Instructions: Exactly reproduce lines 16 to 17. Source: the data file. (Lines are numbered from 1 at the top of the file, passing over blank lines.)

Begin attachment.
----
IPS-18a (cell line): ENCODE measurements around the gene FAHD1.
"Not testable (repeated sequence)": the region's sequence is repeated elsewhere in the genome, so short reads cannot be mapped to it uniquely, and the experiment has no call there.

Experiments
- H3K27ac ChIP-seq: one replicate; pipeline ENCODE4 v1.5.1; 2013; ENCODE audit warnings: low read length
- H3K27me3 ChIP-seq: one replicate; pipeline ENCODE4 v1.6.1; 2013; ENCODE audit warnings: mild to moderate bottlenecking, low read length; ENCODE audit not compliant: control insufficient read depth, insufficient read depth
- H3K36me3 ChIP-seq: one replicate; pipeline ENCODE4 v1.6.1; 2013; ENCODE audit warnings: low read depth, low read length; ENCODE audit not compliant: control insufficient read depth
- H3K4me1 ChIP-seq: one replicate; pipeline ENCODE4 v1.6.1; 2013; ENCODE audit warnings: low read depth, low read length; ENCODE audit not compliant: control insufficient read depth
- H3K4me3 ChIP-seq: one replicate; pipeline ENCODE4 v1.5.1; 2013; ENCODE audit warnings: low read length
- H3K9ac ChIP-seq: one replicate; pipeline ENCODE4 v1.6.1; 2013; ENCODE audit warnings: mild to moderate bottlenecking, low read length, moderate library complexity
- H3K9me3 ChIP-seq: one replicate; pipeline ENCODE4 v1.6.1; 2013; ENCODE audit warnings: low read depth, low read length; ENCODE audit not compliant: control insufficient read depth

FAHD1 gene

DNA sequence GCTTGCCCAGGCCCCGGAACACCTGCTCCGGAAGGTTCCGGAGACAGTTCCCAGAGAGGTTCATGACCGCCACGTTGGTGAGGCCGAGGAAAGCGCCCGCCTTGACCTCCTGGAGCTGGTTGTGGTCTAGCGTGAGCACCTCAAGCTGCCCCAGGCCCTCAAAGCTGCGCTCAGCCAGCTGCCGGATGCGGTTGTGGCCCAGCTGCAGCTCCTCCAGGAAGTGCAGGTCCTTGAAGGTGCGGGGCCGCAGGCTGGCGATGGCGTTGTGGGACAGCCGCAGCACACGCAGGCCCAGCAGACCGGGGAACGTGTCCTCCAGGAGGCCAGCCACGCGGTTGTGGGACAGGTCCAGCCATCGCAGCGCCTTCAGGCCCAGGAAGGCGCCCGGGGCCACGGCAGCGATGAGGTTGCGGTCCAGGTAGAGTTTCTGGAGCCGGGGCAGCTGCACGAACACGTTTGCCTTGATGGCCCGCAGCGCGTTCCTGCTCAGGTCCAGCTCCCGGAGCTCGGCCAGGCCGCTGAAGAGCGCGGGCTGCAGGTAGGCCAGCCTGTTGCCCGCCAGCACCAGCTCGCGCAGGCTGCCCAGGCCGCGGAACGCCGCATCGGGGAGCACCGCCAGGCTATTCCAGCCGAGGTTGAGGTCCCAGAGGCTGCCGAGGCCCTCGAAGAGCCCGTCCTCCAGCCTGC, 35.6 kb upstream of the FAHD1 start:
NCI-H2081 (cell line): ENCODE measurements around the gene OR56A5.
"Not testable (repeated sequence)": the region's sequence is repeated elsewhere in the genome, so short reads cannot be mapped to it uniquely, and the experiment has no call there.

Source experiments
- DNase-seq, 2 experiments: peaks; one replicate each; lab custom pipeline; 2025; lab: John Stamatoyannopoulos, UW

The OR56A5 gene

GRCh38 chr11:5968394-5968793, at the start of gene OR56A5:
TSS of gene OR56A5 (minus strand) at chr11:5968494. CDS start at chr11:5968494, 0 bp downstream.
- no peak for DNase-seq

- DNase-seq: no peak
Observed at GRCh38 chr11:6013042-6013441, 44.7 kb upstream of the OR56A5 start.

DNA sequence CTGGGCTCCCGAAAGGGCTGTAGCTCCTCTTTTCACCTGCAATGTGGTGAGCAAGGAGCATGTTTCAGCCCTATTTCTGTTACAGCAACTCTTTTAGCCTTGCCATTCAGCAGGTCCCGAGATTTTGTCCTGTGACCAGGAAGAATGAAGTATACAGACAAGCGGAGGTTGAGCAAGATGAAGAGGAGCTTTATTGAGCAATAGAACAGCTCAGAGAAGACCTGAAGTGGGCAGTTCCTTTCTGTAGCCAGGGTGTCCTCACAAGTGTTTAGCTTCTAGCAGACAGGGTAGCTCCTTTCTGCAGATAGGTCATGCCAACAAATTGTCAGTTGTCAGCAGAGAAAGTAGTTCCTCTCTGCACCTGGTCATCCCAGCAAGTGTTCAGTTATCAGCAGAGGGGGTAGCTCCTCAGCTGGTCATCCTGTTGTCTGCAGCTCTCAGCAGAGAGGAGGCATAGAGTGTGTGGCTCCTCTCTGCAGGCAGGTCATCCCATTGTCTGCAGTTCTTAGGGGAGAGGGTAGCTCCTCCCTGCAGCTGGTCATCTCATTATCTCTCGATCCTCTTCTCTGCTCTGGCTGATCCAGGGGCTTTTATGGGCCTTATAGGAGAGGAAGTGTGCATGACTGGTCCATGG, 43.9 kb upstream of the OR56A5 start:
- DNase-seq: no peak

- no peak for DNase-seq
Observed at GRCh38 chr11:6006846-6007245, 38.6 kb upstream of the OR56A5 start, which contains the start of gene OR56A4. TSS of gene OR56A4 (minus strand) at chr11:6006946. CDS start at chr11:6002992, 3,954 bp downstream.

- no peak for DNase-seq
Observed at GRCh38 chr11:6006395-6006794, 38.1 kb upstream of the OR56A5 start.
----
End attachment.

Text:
- DNase-seq, 2 experiments: peaks; one replicate each; lab custom pipeline; 2025; lab: John Stamatoyannopoulos, UW

The OR56A5 gene